Tuesday, July 21, 2009

Ethnographers That Record A Changing World

Shi Pei Pu died July 2, 2009. If you boil the story down to the essentials this is a story about a man who pretended to be a woman who fooled another man into loving him. He was the real life person that inspired the play and the movie "M Butterfly." Ethnographically speaking, it is a journey into many lands where I am an outsider trying to understand.

There are questions about the world of 1960s spies. The Chinese Theater and men performing as women. The boundaries of lies, truth and love and how they intersect when there is a heart involved. If you read the New York Times obituary you'll find that the real life escapades are a tad more interesting than the play or the movie. As I read the obituary I was aware of what I didn’t know about male boarding schools, Chinese culture, French culture and how easy it is to be fooled.

Learning about other cultures can help you from feeling like a chump. Ethnography is branch of Anthropology. An Ethnographer visits people, environments and cultures. They observe, record and document what they see and experience. We all study other people and have questions about differences in life, social order and culture. If you write, read or perform some kind of artistic skill you might be an involuntary Ethnographer.

Mia at Kahliyah-logue is an artist who loves making hand made materials. This led her to her seeing textile books as metaphors for the important things a culture wants to express. Mia was in a Cypress bookstore and discovered books that had examples of Cypriot historical textiles. One of the things an Ethnographer can do is compare her present life with that of her ancestors.

From the first moment I set eyes on this ”experience”(the written booklet with the set of photos)I was immediately stricken by a magic spell which took me at once to this ancient land in its original version,another time,when oddly enough,it seems as though ”less” was ”going on” but everything had ”more” meaning…

Some folks get paid to document those type of experiences.  Professor Karen Nakamura is a Photo-Ethnographer – she use both digital and analog cameras to record her journeys into various communities.

My own interest in photoethnography comes from a merging of two sides of me that have previously been kept strictly apart - my vocation as an assistant professor of cultural anthropology and my avocation as a photographic artist. At times, these tensions operate synergistically, at other times they threaten to tear me apart.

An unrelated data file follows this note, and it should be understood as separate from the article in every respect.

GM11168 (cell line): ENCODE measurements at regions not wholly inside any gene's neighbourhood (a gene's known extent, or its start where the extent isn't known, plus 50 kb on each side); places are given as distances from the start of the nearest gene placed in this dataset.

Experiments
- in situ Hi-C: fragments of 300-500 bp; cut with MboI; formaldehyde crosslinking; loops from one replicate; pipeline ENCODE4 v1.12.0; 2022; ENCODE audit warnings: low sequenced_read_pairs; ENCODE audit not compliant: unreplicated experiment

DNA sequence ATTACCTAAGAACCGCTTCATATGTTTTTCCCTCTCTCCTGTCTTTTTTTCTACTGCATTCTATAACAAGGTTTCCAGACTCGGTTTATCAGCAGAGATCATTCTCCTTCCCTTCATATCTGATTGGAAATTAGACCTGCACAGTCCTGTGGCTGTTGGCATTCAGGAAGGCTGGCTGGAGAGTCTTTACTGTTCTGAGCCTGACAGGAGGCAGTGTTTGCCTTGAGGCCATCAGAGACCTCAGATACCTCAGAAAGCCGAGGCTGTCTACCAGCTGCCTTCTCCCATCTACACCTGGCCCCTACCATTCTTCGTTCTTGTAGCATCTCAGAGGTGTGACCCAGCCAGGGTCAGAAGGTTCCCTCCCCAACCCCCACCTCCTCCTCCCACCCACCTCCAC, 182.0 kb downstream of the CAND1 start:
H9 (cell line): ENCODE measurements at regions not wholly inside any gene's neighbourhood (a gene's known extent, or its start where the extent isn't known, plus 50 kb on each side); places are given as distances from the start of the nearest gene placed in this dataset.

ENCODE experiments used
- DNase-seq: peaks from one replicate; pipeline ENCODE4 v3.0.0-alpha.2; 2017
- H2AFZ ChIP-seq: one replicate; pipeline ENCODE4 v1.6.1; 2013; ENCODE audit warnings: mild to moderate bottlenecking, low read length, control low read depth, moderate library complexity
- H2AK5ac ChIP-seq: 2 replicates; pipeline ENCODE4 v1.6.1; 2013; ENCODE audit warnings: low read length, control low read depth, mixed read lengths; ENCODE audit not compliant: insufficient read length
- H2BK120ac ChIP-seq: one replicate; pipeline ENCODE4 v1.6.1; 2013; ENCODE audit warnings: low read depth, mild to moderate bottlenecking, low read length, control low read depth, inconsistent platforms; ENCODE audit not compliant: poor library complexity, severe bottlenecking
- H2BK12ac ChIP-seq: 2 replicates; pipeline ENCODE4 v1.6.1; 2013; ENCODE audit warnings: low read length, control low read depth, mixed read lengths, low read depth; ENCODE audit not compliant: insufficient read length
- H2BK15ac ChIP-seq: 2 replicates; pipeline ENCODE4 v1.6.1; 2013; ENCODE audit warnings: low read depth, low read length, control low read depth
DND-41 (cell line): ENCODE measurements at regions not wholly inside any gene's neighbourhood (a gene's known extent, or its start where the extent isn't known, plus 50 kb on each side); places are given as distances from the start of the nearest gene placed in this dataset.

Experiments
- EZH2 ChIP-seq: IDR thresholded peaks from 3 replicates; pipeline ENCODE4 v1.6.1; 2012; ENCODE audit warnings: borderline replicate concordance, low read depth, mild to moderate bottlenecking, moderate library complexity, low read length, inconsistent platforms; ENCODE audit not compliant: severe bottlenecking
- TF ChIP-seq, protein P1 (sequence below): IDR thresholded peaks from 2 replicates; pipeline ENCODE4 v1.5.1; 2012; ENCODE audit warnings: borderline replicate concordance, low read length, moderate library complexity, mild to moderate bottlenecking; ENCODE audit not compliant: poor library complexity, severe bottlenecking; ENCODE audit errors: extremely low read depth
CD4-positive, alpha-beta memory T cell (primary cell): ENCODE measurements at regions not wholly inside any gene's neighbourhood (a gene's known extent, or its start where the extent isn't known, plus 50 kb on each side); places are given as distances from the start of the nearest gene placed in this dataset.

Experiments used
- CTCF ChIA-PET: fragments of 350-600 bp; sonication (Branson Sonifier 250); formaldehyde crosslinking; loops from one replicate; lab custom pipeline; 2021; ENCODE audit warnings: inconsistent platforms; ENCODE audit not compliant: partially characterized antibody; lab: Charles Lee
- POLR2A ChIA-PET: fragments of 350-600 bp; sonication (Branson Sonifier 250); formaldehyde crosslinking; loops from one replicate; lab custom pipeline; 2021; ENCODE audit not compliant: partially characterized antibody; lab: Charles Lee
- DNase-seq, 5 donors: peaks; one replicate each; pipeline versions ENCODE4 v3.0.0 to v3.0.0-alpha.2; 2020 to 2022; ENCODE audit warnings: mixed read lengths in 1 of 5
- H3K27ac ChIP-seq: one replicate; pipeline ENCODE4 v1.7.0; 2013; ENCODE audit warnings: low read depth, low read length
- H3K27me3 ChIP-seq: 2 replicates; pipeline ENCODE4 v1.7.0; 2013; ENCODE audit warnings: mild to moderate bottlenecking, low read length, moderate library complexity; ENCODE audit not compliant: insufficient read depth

At her blog you can learn about her current activities, processes and what kind of software/equipment she is trying out to help her tell the story.  You can view photos of her work and check out other Photo-Ethnographers she recommends.

One of her recommendations was the work of Masaru Goto and the portraits of the Burakumin people of Japan. If this gets you interested you should also check out Global Compassion for other photographic representations of communities seen and unseen.

Traveler Laura Greeman at Ecoescape.org combined her honeymoon and a bit of ethnography when she visited Denmark and Sweden. Laura gives observations about transportation via bicycles, the behavior of the citizens and that there did not seem to be "hover moms" around the kids:

There is not only real life ethnography but digital ethnographers as well. Dr. Michael Wesch at Kansas State University is looking at environments like YouTube to get a sense of the cultures, the behaviors and the type of comments that are shared publically. What would that tell us about the users, the needs and wants of that community and what is acceptable and what is not.

Cynthia Van Guilder at Ethnography.com wonders about the constant documentation that occurs as she observes the world of her 15-year old daughter. How much do we need to record everything in a person’s life?

The fact is that what makes a person recognizable to those not fully indoctrinated in visual culture is a whole set of sights, smells, sounds, movements, and personal energy.  What does this tell us about identity, humanity, and perhaps an awareness of ourselves and the people around us, that we might be in danger of losing?

I confess I am a little biased. I say shoot first and sort it out later. But always with permission and respect.  Photographically speaking no, means no and ease up on the Photoshop. Oh, one more thing. When in doubt, everybody get naked.

Gena Haskett is a Contributing Editor at BlogHer where this post originally appeared.

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